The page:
God and God’s message of freedom and love.

It makes me speculate about the second follower with Andrew, who simply disappears from the story. Maybe, just maybe, if he had found something in Jesus, which he had valued so highly enough that he shared it with his brother, perhaps he wouldn’t’ve been forgotten so readily. Ya see, Andrew knew that he had found something special in Jesus. He had found the Christ, the Messiah, the saviour for an oppressed people, the one who would make them free. And it was this awareness that made him want to share, that meant that he couldn’t keep it to himself.

Because, if we’re called to share, like St Andrew, then what is it that we want to share? Well, in the first instance, what we ought to share, taking St Andrew as a model, is Jesus the Christ, and discipleship of him. The one sent from God so that we might be restored to God and to one another.

But we find ourselves in a tense spot with this idea. We may feel uncomfortable with the idea that we want to convince anyone of anything. Any talk of ‘conversion’ at HDS is essentially used in purely negative terms. Whatever someone has found to be truth for them is right for them, and we have no right to seek to alter this. And often the culture of HDS would encourage this attitude.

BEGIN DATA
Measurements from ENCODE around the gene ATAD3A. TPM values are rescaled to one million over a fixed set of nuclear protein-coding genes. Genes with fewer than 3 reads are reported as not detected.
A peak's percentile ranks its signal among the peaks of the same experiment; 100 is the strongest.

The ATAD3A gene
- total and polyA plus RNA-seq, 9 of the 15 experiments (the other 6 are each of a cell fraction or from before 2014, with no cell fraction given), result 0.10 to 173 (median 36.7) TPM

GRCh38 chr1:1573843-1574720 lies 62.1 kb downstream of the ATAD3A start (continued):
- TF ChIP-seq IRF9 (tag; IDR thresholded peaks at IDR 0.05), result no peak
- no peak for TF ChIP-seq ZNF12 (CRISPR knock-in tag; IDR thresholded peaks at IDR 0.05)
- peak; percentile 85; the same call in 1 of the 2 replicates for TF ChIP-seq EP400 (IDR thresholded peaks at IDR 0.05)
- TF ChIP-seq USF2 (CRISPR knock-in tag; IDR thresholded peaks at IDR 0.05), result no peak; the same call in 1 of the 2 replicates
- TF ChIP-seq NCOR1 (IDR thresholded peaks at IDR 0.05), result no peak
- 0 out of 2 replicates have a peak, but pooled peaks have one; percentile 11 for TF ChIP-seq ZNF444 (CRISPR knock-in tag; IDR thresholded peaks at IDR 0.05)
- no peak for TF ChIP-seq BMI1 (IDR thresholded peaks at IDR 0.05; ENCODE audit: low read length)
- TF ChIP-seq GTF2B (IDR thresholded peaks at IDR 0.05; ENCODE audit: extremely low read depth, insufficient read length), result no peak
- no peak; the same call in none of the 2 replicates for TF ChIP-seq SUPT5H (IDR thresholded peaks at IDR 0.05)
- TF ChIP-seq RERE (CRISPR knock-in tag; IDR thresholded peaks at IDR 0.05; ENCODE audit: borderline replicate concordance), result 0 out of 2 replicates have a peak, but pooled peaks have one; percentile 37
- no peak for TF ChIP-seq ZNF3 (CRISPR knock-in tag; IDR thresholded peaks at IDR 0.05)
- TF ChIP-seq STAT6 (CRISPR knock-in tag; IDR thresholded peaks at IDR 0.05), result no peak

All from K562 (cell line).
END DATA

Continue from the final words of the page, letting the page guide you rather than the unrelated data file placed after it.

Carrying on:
But I think the story can’t really end there, and in reality doesn’t end there for any of us. Because, if an issue is not core for us, then we don’t have to comment on it. But sometimes we get reminded how much we care about something; how essential something is, and we can’t but comment. I know I often feel more comfortable sharing my views on politics or on current affairs, than I might do about core aspects about my faith in Jesus.